Interfor closes Maple Ridge sawmill in latest blow to B.C. lumber industry

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WATCH: Critics say Interfor's decision to close a Maple Ridge sawmill is a business decision, and not tied to the struggles in the forest industry. John Hua reports – Sep 4, 2019

More than 100 workers are in jeopardy after Interfor Corp. announced plans to permanently close its Hammond ceder sawmill in Maple Ridge, further impacting B.C.’s lumber industry.

The Vancouver-based company says the closure is part of a reorganization of its forestry and woodlands operations amid tight supplies of logs for processing.

It says the shutdown will be complete by the end of 2019, after the mill’s remaining log and lumber inventories have been processed and shipped.

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Interfor chief executive Duncan Davies says the company, which has 18 mills across North America, will seek jobs for the affected workers at its other operations or at outside mills.

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But Al Bieksa, president of the United Steelworkers Local 2009, said that brings little comfort.

“These members, their lives are being turned upside down,” he said. “We’re going to work very, very hard to do everything we can to help them in their transition — whether it’s to retirement or to new employment — but nothing will make up the disruption this closure has caused to their lives.”

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John Neely, who works as a head rig sawyer at the Hammond plant, says the news came as a shock to everyone.

“It’s pretty somber here, to be honest,” he said. “A lot of guys don’t know what’s going to happen, you know?

“For me, it’s been 39 years here. It’s been the only job I’ve ever had, pretty much right out of high school. I’m 57 now, and I can’t retire yet, so there’s some tough decisions I’ll have to come up with.”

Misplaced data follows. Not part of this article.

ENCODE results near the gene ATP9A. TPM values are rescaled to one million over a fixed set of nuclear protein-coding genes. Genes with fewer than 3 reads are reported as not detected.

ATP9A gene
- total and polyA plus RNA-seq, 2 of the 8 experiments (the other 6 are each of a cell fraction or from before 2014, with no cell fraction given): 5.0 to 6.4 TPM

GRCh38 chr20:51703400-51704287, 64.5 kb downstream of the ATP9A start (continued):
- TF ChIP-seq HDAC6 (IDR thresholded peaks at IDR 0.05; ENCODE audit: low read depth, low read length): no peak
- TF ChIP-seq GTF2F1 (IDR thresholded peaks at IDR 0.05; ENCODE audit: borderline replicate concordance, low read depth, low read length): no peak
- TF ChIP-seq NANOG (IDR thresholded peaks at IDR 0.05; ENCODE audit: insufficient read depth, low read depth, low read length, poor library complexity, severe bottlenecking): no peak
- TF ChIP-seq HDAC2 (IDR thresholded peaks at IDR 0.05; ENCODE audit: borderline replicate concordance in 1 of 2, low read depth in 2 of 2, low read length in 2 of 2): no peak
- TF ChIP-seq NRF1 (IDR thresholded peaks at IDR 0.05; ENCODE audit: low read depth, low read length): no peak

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The Hammond mill mainly processes Western red cedar and has a two-shift capacity, but Interfor said it has been operating with a single shift for several years due to log supply constraints and other issues.

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Those issues are the latest to impact B.C.’s forest industry, which has seen more than two dozen mills throughout the province either shut down or cut hours this summer alone, along with hundreds of layoffs.

A lack of supply and volatile markets were blamed in those cases, while Davies said cedar producers such as the Hammond mill have been “disproportionately impacted by duties on shipments into the United States as a result of the softwood lumber dispute.”

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Minister of Minister of Forests, Lands and Natural Resource Operations Doug Donaldson says the province is taking action on the dispute, and is working hard to try and prevent any further impacts on the industry.

“These things take time to turn around, and changes are long overdue,” he said. “What we’re trying to do is maximizing value over volume, and … creating investment in mass timber products. That’s the future.

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“I understand the kind of stress [those workers] are going through, and we’re supporting workers … but also looking long-term towards what the industry should look like.”

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Interfor is still awaiting a provincial decision on its $60-million offer to acquire Canfor Corp’s Interior cutting rights after that company closed its Vavenby sawmill in July.

When the planned deal for the cutting rights was announced, Interfor said the additional supply would “solidify” its Adams Lake operation east of Kamloops, B.C.

None of the timber was earmarked for Interfor’s coastal mills but a company statement issued Tuesday said the Hammond closure could create opportunities to increase supply for its other Metro Vancouver sawmill, located in Delta.

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“The Coastal B.C. forest industry has faced significant log supply challenges over the past two decades and manufacturing capacity needs to be brought into line with available log supply,” Davies said in the statement.

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Closure of its Maple Ridge sawmill would result in “repatriation of working capital tied up at Hammond,” while “monetization” is planned for the prime Fraser River-front property, the company said.

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